"The Uncommon Reader" is unquestionably an erudite, well constructed and memorable piece so why, on each of the three occasions I have reached its final page, have I felt a certain disappointment. It may be that the answer lies more in my expectations than in any shortcoming in the work itself and perhaps if I had come to it without any prior knowledge of the author, my delight would have been unqualified. But this is Alan Bennett who has entertained us for over forty years. From his "Beyond the Fringe" days with Peter Cook and Dudley More in the sixties to his latest play "The History Boys" in the noughties, he has traded on the mundanities of life to entertain with his distinctive brand of humour often born of pathos but never sinking into the morbid. He has attracted such epithets as "national teddy bear", "prose laureate" and "Oracle of Little England". It would be difficult, if not impossible, to approach any of his work without some preconceptions and expectations.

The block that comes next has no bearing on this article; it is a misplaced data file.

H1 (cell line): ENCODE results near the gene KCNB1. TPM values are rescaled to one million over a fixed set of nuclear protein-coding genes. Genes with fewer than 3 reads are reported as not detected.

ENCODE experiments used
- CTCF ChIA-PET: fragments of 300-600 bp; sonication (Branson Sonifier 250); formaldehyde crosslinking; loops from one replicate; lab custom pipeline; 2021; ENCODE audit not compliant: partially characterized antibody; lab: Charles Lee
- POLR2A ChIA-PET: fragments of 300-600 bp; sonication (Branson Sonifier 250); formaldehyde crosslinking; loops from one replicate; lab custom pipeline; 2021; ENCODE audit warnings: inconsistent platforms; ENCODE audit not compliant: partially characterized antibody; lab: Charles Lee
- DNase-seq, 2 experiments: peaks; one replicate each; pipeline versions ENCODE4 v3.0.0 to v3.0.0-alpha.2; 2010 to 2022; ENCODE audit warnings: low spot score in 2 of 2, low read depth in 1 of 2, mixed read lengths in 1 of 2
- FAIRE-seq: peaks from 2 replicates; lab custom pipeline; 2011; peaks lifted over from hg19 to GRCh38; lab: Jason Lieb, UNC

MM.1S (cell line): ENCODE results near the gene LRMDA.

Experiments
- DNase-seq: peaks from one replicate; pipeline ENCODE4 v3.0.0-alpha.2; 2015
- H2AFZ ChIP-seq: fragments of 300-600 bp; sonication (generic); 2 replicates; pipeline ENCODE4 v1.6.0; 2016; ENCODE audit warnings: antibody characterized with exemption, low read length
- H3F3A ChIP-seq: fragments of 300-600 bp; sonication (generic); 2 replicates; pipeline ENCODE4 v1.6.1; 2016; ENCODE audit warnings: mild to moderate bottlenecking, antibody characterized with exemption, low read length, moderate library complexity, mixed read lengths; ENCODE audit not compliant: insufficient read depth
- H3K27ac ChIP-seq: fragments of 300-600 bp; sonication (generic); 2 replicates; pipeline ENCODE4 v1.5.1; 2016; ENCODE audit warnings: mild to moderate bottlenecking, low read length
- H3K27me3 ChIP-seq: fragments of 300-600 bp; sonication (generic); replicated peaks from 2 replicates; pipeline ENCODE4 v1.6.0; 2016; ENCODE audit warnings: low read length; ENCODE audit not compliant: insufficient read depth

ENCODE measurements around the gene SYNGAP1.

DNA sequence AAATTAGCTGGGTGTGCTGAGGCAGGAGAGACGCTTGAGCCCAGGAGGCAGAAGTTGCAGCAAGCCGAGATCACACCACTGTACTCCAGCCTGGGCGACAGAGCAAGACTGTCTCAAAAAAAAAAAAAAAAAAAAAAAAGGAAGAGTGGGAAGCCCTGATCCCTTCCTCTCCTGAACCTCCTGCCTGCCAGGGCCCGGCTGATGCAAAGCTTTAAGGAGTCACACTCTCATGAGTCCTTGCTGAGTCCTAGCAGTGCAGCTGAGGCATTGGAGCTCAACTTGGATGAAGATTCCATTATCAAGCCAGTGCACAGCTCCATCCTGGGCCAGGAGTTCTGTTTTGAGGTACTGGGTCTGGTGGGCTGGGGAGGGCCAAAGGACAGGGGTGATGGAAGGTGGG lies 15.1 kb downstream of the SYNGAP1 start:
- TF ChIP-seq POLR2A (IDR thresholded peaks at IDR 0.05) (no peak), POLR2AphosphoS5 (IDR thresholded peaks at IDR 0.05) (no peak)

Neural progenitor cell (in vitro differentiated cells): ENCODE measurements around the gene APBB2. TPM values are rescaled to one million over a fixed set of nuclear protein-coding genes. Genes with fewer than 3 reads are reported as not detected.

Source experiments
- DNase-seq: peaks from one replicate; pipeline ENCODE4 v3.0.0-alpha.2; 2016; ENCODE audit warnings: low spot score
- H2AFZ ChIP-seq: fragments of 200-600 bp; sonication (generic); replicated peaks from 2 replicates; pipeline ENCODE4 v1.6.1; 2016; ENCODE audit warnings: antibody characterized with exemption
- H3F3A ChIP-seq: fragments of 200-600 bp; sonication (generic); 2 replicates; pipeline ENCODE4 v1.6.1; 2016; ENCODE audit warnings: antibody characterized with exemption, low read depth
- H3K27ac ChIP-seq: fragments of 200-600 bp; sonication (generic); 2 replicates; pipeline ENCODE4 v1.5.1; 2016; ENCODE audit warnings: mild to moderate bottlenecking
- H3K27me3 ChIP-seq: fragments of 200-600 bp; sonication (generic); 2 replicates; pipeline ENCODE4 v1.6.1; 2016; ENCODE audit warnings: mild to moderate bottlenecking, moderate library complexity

It is difficult to criticise such an established literary figure with so many well deserved accolades but, for me, this is not Bennett at his best. It could be that he is less at home in this genre because his reputation is primarily built on his talent as a playwright. True he has written stories too but these are mostly autobiographical to some degree. However it seems more likely that is down to the subject matter. Choosing the Queen as his main protagonist is something of a departure for Bennett and quite a surprising choice considering he is known to have anti-establishment views and has turned down a CBE and a knighthood. It is not his first foray into the world of royalty; in fact the Queen featured in "A Question of Attribution" which was the story of the spy, Anthony Blunt, during the time he was Surveyor of the Queen's Pictures. However this portrayal of Her Majesty did not involve such depths of character analysis being more of a cameo role exploring the lady's dealings with Blunt. "The Madness of King George" also ventured into regal realms but this also had a factual and historical perspective. As a fictional account of a reigning monarch's perceptions partialities and ideas, "The Uncommon Reader" stands alone in Bennett's repertoire.